Mark 14:32-43

    They went to a place called Gethsemane, and Jesus said to his disciples, “Sit here while I pray.” He took Peter, James and John along with him, and he began to be deeply distressed and troubled. “My soul is overwhelmed with sorrow to the point of death,” he said to them. “Stay here and keep watch.” Going a little farther, he fell to the ground and prayed that if possible the hour might pass from him. “Abba, Father,” he said, “everything is possible for you. Take this cup from me. Yet not what I will, but what you will.” Then he returned to his disciples and found them sleeping. “Simon,” he said to Peter, “are you asleep? Could you not keep watch for one hour? Watch and pray so that you will not fall into temptation. The spirit is willing, but the body is weak.” Once more he went away and prayed the same thing. When he came back, he again found them sleeping, because their eyes were heavy. They did not know what to say to him. Returning the third time, he said to them, “Are you still sleeping and resting? Enough! The hour has come. Look, the Son of Man is betrayed into the hands of sinners. Rise! Let us go! Here comes my betrayer!” Just as he was speaking, Judas, one of the Twelve, appeared. With him was a crowd armed with swords and clubs, sent from the chief priests, the teachers of the law, and the elders.

Focus on God

Mark 3:31-35
Then Jesus’ mother and brothers arrived. Standing outside, they sent someone in to call him. A crowd was sitting around him, and they told him, “Your mother and brothers are outside looking for you.” “Who are my mother and my brothers?” he asked. Then he looked at those seated in a circle around him and said, “Here are my mother and my brothers! Whoever does God’s will is my brother and sister and mother.”

The gospels record times where Jesus called people to leave their father and mother. But Jesus in no way is suggesting that God’s people should neglect their family responsibilities. He had a high view of family and of the parent-child relationship. For example, Jesus corrected the Pharisees and the teachers of the law for their refusal to follow Old Testament teaching about caring for their parents (Mark 7:9-13; Matthew 15:1-9).

Jesus not only corrected others for their mistreatment of their parents, He set an example of how to treat parents. Even as Jesus was hanging on the cross He was thinking of providing for His mother (John 19:25-27). In spite of this event in Mark’s gospel, we find Jesus’ mother and brothers present in the upper room at Pentecost (Acts 1:4).

What Jesus is saying is that God has a prior claim on us. Obviously, God is more important than family. When we make family our “number one priority” we have created an idol by allowing something to come between us and God. The greatest blessing I can give my wife and children is to love God more than I love them. When my wife or my children become the center of my universe and I live to please her or them, tragedy results.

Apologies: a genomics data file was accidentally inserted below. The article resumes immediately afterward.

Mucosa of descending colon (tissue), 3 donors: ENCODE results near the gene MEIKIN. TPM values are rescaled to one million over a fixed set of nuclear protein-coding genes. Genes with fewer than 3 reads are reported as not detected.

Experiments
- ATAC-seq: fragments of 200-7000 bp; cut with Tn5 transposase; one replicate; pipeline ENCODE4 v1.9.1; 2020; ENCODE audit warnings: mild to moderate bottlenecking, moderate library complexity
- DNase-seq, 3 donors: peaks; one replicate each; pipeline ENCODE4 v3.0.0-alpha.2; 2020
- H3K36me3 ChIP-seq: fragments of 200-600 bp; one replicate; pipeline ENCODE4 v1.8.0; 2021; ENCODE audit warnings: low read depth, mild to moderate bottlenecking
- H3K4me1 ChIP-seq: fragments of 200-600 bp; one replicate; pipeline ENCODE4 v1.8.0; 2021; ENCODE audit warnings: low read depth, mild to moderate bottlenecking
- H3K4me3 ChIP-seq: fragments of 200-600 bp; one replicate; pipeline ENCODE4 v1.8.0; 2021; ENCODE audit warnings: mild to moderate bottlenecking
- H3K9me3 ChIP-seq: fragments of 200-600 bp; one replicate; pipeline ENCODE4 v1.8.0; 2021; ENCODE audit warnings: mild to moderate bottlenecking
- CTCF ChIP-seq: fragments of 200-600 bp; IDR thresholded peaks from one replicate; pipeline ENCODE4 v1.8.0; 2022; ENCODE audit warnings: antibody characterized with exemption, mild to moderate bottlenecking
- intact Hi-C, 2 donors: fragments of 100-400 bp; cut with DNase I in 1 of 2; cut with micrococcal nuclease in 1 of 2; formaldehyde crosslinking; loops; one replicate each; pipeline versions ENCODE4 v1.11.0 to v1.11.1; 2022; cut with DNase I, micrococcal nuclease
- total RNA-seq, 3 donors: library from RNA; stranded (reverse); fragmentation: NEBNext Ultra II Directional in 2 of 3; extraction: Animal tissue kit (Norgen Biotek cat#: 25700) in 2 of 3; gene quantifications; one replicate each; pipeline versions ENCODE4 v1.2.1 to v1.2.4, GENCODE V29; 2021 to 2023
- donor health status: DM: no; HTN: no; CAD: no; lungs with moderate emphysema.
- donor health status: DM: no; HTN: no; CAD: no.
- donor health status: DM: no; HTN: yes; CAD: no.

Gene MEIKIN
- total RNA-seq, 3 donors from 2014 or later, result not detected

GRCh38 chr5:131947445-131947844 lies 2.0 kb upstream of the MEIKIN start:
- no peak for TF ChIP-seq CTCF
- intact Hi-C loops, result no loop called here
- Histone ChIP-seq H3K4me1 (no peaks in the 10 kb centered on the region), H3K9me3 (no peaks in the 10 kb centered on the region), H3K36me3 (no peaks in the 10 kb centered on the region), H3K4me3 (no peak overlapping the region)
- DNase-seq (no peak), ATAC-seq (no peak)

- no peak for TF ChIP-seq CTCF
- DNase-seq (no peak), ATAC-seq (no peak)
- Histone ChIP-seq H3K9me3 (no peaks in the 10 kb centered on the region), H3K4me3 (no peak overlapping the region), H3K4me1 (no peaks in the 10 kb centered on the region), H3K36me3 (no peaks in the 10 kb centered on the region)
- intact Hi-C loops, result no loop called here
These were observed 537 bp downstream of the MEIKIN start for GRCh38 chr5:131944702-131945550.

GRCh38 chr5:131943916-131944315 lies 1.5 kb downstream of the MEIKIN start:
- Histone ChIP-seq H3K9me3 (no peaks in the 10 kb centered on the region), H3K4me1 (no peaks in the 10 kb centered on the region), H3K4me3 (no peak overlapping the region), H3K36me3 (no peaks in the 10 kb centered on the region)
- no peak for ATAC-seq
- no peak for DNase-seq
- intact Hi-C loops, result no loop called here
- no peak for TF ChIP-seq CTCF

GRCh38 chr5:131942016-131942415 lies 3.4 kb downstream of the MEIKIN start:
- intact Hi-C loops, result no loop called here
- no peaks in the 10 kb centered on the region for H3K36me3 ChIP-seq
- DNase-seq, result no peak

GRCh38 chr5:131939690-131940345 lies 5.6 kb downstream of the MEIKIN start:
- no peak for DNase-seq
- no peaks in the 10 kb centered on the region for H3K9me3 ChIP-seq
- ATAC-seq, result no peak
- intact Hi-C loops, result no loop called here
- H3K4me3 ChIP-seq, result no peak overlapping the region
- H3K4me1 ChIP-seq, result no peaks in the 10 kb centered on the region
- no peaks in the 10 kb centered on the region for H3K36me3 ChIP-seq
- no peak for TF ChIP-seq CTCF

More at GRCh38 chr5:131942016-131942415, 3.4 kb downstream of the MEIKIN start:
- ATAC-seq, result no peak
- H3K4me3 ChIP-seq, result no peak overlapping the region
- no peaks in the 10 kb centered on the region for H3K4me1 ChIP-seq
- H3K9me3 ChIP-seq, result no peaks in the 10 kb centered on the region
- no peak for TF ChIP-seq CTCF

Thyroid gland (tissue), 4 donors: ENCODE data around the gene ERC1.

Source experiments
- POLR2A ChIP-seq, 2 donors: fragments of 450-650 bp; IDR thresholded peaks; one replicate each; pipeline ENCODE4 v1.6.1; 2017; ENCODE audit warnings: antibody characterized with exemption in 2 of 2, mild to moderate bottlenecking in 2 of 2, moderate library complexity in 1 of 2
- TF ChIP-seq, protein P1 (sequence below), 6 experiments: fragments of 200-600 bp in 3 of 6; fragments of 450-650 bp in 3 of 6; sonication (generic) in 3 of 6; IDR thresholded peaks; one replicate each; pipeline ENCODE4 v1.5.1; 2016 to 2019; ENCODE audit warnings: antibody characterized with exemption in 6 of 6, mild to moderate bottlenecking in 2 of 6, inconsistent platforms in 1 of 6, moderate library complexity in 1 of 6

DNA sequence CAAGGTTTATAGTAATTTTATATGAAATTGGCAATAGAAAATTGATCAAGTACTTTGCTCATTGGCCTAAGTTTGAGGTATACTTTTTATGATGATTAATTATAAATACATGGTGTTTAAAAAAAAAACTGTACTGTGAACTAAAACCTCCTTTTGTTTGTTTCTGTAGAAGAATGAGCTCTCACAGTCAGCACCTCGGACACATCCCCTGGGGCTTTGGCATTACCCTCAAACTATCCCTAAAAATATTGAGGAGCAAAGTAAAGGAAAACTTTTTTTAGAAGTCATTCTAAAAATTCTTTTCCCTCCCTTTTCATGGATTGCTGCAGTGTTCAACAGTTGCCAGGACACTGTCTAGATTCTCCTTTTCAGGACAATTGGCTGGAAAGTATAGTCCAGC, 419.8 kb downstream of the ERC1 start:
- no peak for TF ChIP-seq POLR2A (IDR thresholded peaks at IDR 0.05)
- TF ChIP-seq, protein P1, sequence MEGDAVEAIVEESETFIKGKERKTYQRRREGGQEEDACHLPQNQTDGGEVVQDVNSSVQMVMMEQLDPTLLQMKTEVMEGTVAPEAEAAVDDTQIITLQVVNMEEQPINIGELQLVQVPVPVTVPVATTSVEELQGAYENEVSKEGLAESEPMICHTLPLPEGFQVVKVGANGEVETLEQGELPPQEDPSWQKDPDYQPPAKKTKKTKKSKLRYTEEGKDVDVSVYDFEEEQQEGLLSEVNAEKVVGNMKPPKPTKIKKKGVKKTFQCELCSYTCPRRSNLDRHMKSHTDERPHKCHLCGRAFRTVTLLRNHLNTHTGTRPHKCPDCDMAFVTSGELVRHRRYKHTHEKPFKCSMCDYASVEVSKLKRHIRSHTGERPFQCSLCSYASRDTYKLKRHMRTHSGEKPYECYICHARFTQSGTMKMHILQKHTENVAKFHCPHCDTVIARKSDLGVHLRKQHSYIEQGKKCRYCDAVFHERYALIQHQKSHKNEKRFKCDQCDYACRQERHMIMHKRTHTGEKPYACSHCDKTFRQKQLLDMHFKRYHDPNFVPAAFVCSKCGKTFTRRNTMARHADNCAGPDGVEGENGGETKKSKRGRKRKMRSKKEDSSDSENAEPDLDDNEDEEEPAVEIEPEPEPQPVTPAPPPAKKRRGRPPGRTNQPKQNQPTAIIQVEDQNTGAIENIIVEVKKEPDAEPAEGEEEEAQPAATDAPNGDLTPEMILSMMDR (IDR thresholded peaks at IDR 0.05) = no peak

God is God. My wife is not. God is God. My children are not. And perhaps we should look at it from another point of view. God is God. I am not. And when I expect my family to react to me as if I am God, tragedy often results. The danger for me is that my pride tries to convince me that I am their God – that I provide all and protect all. Truth is God provides and protects and He can do so with or without me. Trouble follows when a wife begins to depend on her husband (or a husband on his wife) where she (he) should be depending on God. My wife’s total dependence on me might make me feel like a real man, but it just might be keeping her from depending on God.

Jesus expands our notion of family. As we put God in the highest place, our family grows. We have brothers and sisters and mothers in those who do God’s will. So following Jesus does not eliminate family responsibility, if anything, it increases it. But following Jesus means we have one priority above all and it’s God, not family. When God’s kingdom breaks in – everything changes, even the very fabric of our family life.

Mozart and Butch Cassidy

“I have been Michael’s number two guy for about five years, and we make a great team. We’re like one of those classic famous teams. He’s like Mozart and I’m like Mozart’s friend. No, I’m like Butch Cassidy and Michael is like Mozart. You try and hurt Mozart, you’re gonna get a bullet in your head, courtesy of Butch Cassidy.” — Dwight Schrute from The Office

Who but Dwight Shrute could possibly list Butch Cassidy and Mozart as “one of those classic famous teams?” While Dwight has the names all wrong, he’s on to something significant. There are a lot of people who just go together. You don’t think about one without thinking of the other. In the music world there was the team of John Lennon and Paul McCartney. In cartoons there is Batman and Robin. In television there was the Lone Ranger (a most interesting name considering he really had a partner) and Tonto. In the Old Testament there was Moses and Aaron. In the New Testament there was Paul and Silas.